President rides on nationalist sentiments
For the first time since Gen. Emilio Aguinaldo declared the independence of the first Philippine Republic on June 12, 1898, in Kawit, Cavite, Independence Day was celebrated in the Visayas.
President Aquino led the 117th anniversary of Philippine independence on Friday in Sta. Barbara, Iloilo province, where the Philippine flag was raised for the first time by the Provisional Revolutionary Government in the Visayas led by Gen. Martin Delgado, on Nov. 17, 1898, in the uprising against Spanish rule that broke out in Luzon in 1896.
The shift of focus of the anniversary celebration from Metro Manila to the Western Visayan islands was part of the continuing effort of the Manila-based government to commemorate Independence Day outside the national capital to provincial centers during the past few years to recognize the provinces’ role in emancipating the country from Spanish colonial rule—deemphasizing the hegemony of Luzon, the base of the central government, the bureaucracy, the seat of power and influence of important nongovernment institutions, such as the news media, big business establishments and church-affiliated organizations, over the rest of the regions of the archipelago.
In Sta. Barbara, seat of Gen. Delgado’s forces, which had liberated Panay Island months before Aguinaldo’s forces consolidated control over revolutionary groups in Luzon, Mr. Aquino paid tribute to the local warlord whose leadership galvanized the fractious rebel groups in Panay.
Playing into nationalistic sentiments, the President reenacted the flag-raising ceremony on the balcony of the newly restored Sta. Barbara Church located at the town plaza, where General Delgado declared the famous cry of Sta. Barbara, “Fuera España/Viva Filipina!”
Sta. Barbara Church served as headquarters of the “Ejercito Libertador” and military hospital of the Visayan revolutionary forces in Panay.
In another departure from previous Independence Day commemorations, Mr. Aquino hosted the traditional vin d’honneur attended by members of the diplomatic corps, flown in from Manila.
In his speech in Sta. Barbara, the President rode on the back of nationalistic outpourings, saying that Independence Day had often been celebrated in Manila because many of the events that led to the attainment of freedom happened in Manila and places near the capital.
“As President, I have chosen to go around the country because I am fully aware that the freedom we now enjoy was won by actions of our countrymen from all over the country,” he said.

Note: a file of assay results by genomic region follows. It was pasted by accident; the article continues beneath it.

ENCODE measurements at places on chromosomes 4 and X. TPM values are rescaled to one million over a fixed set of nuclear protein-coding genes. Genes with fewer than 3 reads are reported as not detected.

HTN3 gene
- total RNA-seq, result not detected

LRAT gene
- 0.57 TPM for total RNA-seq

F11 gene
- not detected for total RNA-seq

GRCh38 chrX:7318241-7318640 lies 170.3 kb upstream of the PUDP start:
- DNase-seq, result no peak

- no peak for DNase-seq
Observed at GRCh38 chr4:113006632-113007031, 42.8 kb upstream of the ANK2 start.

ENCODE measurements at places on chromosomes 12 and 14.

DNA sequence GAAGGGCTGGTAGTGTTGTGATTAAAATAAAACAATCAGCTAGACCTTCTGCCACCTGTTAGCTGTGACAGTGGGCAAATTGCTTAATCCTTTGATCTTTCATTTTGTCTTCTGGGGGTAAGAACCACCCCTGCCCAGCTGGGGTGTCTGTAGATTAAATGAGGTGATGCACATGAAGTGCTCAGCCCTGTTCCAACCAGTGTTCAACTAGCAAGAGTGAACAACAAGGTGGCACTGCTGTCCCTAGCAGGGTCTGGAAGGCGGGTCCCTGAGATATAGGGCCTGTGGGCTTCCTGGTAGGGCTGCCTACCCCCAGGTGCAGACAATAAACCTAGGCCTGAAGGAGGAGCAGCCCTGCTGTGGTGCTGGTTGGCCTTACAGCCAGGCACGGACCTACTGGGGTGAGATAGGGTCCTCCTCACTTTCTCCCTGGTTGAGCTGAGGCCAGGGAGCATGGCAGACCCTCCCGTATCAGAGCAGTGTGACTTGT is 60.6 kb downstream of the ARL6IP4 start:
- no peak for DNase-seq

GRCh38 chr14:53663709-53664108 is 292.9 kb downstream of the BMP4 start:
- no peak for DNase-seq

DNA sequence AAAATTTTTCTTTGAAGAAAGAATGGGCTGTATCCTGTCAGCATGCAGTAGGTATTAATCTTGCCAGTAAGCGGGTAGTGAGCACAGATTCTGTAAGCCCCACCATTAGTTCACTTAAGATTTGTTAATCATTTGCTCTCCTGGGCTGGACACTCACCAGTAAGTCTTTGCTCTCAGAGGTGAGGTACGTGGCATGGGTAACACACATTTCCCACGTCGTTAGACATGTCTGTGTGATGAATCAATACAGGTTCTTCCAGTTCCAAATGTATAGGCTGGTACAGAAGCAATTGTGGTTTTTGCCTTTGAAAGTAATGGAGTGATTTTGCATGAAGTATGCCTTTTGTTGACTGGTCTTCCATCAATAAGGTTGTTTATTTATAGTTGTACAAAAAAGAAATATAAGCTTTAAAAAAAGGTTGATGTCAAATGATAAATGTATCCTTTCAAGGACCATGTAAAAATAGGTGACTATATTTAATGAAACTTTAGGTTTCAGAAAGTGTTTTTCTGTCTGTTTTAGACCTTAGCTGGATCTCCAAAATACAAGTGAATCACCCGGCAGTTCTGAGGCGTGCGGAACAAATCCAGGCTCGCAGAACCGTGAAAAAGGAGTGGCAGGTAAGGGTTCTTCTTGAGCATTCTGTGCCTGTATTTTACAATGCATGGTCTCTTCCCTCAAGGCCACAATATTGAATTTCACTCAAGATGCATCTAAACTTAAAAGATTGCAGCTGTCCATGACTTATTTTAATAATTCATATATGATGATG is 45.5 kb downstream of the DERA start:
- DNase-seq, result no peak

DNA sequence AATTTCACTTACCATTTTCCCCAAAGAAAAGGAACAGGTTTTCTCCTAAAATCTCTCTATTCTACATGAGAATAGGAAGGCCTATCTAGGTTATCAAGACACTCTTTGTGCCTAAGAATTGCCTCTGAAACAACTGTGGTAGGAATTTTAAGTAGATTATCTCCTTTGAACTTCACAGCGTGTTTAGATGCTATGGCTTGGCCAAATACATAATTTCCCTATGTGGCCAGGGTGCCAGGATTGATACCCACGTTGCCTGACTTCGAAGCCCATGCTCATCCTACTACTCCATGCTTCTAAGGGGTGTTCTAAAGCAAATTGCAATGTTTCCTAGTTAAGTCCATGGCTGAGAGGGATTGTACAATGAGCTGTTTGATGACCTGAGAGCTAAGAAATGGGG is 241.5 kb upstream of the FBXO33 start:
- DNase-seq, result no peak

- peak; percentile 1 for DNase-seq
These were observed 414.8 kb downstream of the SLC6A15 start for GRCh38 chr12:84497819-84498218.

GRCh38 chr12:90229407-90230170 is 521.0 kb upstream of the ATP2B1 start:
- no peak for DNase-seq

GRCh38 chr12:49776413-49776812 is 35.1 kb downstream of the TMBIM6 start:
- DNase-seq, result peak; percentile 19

“In 2011, I went to Kawit, Cavite; in 2012, I was in Barasoain Church in Malolos, Bulacan; in 2013, we celebrated it in Liwasang Bonifacio, Manila; and last year, we went to Naga, Camarines Sur. Today, we are gathered here in Sta. Barbara, in Iloilo, to recognize the contribution of our countrymen in the Visayas to the fight for our freedom. Next year, we plan on heading to a province in Mindanao, to gaze upon our flag there and remember the heroism of our ancestors.”
In all his peregrinations across the country during the past five years of his term, Mr. Aquino saw a country and society in disintegration and discord. This grim picture led him to conclude:
“Let us remember: We are an archipelago, and our many islands are divided. In fact, in the past, transportation was limited, which meant that it was difficult to visit even neighboring towns; there was likewise no technology to accelerate communication.
“This is one of the reasons cited by some as to why our movements were not synchronized during the first stage of our revolution. Nevertheless, in 1898, despite these limitations, the Filipino people stood in solidarity and together declared independence as one Philippine nation. This serves as proof that, even back then, Filipinos could clearly tell right from wrong, and that their response to such a situation is to choose the right side.”
What then is the right side? Why does no one stop blaming our geography and factional discords for this backsliding?
In this revisionist framework, it is curious that this refocus to Sta. Barbara and the Visayas revolutionary movement comes from the Luzon Tagalog hegemony group.
Mr. Aquino, in particular, comes from the heartland of Luzon. The Visayas revolution had achieved more success than their Luzon counterparts—without much assistance from them.
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